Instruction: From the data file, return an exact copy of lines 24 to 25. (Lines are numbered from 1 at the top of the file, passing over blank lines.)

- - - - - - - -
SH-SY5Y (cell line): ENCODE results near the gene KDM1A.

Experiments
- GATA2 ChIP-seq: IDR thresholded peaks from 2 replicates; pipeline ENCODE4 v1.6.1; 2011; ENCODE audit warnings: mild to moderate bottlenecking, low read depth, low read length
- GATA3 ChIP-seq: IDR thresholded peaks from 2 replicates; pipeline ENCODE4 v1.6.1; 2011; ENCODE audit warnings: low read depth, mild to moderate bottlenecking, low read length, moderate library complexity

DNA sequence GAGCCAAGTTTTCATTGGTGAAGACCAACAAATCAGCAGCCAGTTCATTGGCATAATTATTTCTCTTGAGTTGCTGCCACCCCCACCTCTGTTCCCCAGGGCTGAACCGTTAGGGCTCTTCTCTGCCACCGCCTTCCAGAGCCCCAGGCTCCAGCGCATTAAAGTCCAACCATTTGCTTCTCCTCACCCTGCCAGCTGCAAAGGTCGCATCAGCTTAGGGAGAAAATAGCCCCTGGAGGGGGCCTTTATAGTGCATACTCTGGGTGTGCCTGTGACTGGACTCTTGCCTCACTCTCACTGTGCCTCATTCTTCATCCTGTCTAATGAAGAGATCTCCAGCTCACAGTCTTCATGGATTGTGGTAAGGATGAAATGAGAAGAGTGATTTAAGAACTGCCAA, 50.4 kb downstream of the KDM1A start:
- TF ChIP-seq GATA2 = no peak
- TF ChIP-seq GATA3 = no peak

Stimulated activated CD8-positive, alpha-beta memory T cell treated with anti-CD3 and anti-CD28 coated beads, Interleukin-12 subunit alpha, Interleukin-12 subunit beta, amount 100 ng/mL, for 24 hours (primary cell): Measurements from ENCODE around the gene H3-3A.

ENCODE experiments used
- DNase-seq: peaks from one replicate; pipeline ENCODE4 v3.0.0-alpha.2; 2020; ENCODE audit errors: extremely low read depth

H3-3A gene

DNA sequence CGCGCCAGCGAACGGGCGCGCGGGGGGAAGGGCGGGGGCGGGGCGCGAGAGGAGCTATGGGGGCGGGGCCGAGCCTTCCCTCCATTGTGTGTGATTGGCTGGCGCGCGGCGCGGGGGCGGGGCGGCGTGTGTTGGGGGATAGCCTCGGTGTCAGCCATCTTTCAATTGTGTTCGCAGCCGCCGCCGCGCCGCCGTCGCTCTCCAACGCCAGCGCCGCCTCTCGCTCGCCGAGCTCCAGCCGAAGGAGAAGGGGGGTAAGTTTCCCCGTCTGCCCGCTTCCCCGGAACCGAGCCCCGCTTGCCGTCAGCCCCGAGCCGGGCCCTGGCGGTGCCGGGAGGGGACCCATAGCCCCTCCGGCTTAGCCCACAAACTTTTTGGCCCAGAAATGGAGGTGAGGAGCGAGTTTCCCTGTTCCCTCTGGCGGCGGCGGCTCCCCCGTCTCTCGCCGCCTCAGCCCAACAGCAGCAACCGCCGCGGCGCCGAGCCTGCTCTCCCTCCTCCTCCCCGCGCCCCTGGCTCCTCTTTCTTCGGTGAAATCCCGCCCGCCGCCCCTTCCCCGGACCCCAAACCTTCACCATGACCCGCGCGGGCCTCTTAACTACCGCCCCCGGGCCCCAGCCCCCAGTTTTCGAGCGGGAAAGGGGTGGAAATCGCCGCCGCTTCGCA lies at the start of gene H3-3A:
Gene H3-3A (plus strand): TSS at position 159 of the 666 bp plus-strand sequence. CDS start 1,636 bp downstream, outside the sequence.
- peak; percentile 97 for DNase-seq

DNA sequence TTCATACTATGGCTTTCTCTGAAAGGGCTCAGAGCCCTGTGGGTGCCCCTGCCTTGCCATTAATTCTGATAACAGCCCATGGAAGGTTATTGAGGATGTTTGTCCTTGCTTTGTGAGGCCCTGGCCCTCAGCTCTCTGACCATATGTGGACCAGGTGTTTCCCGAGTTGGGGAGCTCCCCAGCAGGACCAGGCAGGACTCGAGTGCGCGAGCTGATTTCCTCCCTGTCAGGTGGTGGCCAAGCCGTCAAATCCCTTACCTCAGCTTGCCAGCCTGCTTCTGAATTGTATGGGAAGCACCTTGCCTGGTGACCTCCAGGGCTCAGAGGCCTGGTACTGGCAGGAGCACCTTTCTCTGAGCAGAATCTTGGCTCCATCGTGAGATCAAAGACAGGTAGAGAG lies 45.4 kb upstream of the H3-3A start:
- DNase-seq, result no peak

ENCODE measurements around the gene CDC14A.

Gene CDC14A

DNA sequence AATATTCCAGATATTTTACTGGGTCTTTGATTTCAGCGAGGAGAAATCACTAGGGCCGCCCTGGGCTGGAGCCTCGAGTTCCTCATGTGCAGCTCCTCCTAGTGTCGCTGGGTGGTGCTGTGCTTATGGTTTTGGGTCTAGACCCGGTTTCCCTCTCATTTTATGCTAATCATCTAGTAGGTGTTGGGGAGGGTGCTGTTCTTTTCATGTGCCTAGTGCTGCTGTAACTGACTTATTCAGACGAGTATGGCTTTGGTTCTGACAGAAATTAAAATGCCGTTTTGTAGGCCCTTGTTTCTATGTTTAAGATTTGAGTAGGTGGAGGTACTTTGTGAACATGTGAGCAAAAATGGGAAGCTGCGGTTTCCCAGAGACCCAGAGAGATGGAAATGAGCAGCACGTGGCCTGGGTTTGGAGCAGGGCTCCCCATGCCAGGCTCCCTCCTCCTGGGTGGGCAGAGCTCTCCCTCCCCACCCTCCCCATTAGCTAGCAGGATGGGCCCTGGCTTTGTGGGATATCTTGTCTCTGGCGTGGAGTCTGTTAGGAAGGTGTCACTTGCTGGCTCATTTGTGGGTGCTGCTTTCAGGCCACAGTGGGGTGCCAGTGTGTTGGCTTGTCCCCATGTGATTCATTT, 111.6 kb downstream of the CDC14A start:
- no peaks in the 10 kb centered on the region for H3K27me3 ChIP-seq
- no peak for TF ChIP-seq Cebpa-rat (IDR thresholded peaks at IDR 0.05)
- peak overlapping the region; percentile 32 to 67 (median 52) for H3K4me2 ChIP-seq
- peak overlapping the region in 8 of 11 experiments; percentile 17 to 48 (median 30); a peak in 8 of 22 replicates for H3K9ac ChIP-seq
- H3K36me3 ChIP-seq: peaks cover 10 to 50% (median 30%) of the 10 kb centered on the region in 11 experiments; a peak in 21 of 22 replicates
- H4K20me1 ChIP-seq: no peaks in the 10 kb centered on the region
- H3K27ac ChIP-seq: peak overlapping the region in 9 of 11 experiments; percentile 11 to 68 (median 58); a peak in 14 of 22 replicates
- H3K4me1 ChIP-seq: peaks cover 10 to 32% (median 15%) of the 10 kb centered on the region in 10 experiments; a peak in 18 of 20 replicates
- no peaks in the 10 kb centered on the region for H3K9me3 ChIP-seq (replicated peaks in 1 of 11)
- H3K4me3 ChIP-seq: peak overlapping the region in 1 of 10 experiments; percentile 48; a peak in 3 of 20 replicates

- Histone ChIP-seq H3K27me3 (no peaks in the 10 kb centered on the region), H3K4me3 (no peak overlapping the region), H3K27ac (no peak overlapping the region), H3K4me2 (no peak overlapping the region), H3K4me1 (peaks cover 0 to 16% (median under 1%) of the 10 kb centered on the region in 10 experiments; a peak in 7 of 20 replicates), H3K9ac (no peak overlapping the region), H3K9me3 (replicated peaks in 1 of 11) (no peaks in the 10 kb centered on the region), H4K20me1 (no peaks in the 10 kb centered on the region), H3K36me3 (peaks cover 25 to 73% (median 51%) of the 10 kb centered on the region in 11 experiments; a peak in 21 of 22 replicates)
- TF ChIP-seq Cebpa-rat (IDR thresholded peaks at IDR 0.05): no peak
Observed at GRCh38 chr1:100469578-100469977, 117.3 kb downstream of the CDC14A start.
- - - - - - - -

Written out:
- H3K36me3 ChIP-seq: peaks cover 10 to 50% (median 30%) of the 10 kb centered on the region in 11 experiments; a peak in 21 of 22 replicates
- H4K20me1 ChIP-seq: no peaks in the 10 kb centered on the region